Amman- In May of 2018, Hassan Adal watched as his friends and neighbors boarded buses to take them out of Southern Damascus. Their departure came on the heels of a cease-fire settlement between Russia and the Syrian government on one side, and local opposition forces on the other. Though he was tempted to join them, he decided to stay to preserve “the character of the area” in the face of what he saw as government-led demographic engineering.
Southern Damascus is made up of a diverse mix of people. Palestinians have historically populated Yarmouk Camp, a suburb of Damascus which sprung up in the 1950s to accommodate Palestinian refugees on the southern edge of Damascus.
However during the current conflict, Palestinians and displaced Syrians have dispersed to the various suburbs and towns in the area south of Damascus.
To the south of the former opposition stronghold of southern Damascus lies the town of Sayyidah Zaynab. The town has long been an important Shia pilgrimage site as the burial site of the prophet’s granddaughter, Zaynab. During the civil war the town become a base for Iranian and Iraqi militias and the launching point for many of their military operations against the area’s opposition forces.
Hassan Adal, who spoke to Syria Direct under a pseudonym due to security concerns, played an important role in an earlier set of negotiations in 2014 between the opposition based in southern Damascus and the Syrian government.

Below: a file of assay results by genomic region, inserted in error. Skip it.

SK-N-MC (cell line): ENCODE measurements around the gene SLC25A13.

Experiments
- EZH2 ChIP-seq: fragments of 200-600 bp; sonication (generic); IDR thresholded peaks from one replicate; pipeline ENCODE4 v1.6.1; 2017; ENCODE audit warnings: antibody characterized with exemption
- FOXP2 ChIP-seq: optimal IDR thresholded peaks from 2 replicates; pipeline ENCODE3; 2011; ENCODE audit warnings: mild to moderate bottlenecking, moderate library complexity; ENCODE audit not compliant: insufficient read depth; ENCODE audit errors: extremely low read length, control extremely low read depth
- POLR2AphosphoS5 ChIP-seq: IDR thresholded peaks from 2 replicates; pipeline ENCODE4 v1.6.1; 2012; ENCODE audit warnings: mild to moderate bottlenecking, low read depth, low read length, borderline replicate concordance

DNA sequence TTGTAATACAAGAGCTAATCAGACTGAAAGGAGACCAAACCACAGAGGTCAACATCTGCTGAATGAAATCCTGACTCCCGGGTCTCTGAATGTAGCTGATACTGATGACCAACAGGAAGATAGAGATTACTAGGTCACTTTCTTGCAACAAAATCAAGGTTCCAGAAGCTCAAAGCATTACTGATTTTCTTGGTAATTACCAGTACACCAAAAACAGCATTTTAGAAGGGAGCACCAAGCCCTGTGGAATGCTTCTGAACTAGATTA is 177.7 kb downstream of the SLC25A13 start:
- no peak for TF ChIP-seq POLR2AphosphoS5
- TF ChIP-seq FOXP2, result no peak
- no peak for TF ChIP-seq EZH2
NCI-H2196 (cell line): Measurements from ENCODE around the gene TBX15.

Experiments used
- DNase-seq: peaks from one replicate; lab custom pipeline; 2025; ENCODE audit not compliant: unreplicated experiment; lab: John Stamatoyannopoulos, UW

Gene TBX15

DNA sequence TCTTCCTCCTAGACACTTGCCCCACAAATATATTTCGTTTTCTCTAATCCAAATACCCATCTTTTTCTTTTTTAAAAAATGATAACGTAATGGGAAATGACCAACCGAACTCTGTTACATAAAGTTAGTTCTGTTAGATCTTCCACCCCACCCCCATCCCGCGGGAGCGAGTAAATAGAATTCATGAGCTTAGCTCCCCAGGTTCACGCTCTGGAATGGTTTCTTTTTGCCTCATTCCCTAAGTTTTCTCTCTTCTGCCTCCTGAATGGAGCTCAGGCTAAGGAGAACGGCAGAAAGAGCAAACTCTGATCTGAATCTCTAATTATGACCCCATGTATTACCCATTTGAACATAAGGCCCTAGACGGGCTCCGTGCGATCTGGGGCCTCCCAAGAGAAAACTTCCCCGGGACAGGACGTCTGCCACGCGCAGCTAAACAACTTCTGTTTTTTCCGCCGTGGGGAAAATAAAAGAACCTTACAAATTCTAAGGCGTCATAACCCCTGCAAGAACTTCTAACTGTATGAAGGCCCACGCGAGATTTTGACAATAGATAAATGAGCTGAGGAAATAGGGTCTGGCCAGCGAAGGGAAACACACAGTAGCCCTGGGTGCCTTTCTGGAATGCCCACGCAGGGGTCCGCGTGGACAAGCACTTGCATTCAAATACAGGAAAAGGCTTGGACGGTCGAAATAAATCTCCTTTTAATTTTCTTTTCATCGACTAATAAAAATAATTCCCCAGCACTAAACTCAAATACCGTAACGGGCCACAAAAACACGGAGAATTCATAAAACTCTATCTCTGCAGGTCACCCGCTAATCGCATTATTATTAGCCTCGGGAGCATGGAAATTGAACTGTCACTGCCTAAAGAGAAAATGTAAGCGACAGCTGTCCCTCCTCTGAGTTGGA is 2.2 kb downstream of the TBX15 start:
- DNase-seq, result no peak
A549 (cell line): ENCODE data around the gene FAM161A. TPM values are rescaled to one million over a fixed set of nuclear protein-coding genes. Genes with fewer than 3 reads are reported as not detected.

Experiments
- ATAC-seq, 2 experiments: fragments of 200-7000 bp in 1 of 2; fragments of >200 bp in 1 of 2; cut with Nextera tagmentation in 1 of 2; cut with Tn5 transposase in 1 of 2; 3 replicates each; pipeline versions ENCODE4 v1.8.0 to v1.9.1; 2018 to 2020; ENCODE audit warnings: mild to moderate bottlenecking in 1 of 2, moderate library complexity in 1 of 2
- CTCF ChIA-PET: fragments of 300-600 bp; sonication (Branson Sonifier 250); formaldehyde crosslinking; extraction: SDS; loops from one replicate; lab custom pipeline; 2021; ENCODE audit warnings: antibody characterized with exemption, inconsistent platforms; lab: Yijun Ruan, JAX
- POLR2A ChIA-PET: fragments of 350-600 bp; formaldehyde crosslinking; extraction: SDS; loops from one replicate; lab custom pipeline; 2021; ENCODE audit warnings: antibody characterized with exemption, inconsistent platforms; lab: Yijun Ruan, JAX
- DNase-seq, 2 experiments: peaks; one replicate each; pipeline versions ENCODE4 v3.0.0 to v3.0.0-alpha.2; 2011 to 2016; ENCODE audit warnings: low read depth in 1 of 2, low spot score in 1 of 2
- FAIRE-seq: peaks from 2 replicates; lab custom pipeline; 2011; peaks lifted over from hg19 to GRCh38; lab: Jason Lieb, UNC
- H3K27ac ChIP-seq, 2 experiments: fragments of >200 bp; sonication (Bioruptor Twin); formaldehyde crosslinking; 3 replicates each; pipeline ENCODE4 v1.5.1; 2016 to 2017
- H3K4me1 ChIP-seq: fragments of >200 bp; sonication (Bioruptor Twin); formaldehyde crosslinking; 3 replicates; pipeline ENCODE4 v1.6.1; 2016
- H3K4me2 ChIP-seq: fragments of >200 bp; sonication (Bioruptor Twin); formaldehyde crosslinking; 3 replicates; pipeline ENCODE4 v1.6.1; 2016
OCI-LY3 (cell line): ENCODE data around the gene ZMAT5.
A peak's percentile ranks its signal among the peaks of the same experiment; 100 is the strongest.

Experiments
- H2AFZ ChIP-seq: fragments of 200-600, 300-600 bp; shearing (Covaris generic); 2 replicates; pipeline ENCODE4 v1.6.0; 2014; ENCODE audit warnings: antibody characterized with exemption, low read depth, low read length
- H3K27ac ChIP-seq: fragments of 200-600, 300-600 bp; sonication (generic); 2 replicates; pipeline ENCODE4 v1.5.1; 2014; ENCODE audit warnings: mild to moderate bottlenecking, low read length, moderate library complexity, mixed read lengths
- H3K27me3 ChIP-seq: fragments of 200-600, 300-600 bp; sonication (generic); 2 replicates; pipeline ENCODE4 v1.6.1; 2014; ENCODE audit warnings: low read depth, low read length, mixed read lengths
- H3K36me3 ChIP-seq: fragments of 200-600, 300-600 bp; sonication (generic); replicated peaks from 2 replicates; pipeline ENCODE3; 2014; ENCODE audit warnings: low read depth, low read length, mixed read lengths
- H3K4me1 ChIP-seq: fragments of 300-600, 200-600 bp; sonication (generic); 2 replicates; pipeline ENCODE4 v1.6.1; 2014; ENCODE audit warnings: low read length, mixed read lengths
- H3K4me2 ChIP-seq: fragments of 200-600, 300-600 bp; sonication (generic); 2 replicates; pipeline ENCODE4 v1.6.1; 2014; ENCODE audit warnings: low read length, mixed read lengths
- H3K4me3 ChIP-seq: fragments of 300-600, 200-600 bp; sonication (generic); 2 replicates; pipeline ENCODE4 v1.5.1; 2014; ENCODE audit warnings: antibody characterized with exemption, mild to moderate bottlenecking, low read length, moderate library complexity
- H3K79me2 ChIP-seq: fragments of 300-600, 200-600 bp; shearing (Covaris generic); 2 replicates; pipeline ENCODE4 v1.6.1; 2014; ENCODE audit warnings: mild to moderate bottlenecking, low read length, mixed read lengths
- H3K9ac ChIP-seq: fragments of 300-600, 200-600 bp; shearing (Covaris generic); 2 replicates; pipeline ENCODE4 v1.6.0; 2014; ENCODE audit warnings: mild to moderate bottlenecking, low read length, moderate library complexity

The negotiations took place while the government besieged the area, preventing humanitarian aid and basic supplies from entering the city. The besiegement policy, part of a “kneel or starve” policy of the Syrian government towards opposition pockets, led to dozens of residents dying of starvation.
The involved parties were eventually able to reach a settlement and the siege was lifted on the southern towns of Babeela, Yelda, and Baet Saham. The agreement was largely upheld by both sides, with some exceptions, until April 2018.
In April 2018, the government and allied forces launched an operation against ISIS in the Yarmouk camp and al-Hajar al-Aswad, a neighboring town. After government forces rooted out ISIS, they began to forcibly evacuate the cities, in addition to Babeela, Yelda, and Baet Saham. Approximately nine thousand residents were put on buses heading towards government-controlled territory in northwest Syria.
Government forces watch buses depart Southern Damascus. Source: SANA news agency.
The final southern Damascus settlement was a product of months of negotiations and several preceding evacuation deals between the opposition and the government.
Damascus tightens its grip
One year after the signing of the treaty, Hassan Adal describes how Syrian government policy has shifted from one of “reconciliation” towards “revenge.”
U.S. dollars to escape from government-control to northern Syria. Several residents and local activists detailed to Syria Direct how they utilized smuggler networks which developed during the civil war to make their escape.
Originally created to escape fighting and the government siege, smuggler networks have retained their importance as a means of resistance as the government re-imposes its control over Southern Damascus and Syria as a whole.
“A huge number of young men have been drafted to the regime army,” Adal said. “Everything that was promised in the settlement was a lie. There was no amnesty, no reconciliation. All of our demands remain unmet.”
Others are trying to adjust to the new reality which was imposed upon them. Those who have the financial means have paid huge sums to government officials in order to remove their names from “wanted lists.”
Those who can’t afford the bribes face the potential of “horrific forms of torture” in government prisons, according to Syria Direct’s sources.